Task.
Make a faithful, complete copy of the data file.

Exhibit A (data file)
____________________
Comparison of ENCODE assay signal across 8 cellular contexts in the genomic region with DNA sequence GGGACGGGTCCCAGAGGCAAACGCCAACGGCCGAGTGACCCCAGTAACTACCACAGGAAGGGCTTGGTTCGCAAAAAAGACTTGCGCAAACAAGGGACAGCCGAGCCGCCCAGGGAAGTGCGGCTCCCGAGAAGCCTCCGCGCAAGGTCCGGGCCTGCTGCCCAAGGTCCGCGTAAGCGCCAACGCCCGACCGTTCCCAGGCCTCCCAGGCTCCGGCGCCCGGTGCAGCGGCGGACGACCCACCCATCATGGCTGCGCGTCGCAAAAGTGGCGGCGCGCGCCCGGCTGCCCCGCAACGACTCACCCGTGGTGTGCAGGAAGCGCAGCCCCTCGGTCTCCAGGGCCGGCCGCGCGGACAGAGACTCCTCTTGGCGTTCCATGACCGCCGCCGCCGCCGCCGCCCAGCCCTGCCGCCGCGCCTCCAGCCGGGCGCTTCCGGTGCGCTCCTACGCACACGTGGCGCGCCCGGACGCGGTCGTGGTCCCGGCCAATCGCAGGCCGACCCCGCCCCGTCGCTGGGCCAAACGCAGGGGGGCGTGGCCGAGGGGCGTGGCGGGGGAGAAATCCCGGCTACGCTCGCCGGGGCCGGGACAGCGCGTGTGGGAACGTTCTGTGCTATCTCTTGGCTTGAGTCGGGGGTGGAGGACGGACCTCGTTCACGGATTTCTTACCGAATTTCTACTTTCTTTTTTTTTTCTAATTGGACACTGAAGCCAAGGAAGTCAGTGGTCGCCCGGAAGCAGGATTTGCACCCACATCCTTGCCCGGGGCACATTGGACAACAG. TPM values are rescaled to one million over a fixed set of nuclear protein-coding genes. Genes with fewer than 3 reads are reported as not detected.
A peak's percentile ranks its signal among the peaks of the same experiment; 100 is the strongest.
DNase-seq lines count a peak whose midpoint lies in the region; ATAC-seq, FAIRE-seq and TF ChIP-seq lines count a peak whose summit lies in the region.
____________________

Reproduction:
Comparison of ENCODE assay signal across 8 cellular contexts in the genomic region with DNA sequence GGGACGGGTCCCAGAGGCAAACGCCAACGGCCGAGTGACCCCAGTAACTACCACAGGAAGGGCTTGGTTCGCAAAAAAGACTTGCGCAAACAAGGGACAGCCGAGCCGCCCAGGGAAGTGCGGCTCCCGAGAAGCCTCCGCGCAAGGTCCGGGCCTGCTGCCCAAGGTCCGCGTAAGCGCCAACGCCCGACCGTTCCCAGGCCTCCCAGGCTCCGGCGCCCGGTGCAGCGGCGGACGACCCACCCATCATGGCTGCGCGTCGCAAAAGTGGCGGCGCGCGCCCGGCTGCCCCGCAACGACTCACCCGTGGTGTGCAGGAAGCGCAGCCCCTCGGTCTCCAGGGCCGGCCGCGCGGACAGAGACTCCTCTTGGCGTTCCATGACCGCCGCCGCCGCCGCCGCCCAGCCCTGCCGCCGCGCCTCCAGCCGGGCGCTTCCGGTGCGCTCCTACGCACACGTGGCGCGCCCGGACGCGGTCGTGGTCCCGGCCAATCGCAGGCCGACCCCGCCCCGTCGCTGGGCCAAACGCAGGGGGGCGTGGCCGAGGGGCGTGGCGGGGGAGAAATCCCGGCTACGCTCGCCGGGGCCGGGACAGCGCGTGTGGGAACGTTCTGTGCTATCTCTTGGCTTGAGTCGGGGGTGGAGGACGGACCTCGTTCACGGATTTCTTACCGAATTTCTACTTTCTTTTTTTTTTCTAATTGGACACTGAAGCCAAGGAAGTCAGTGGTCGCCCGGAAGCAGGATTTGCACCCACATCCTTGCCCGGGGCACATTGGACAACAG. TPM values are rescaled to one million over a fixed set of nuclear protein-coding genes. Genes with fewer than 3 reads are reported as not detected.
A peak's percentile ranks its signal among the peaks of the same experiment; 100 is the strongest.
DNase-seq lines count a peak whose midpoint lies in the region; ATAC-seq, FAIRE-seq and TF ChIP-seq lines count a peak whose summit lies in the region.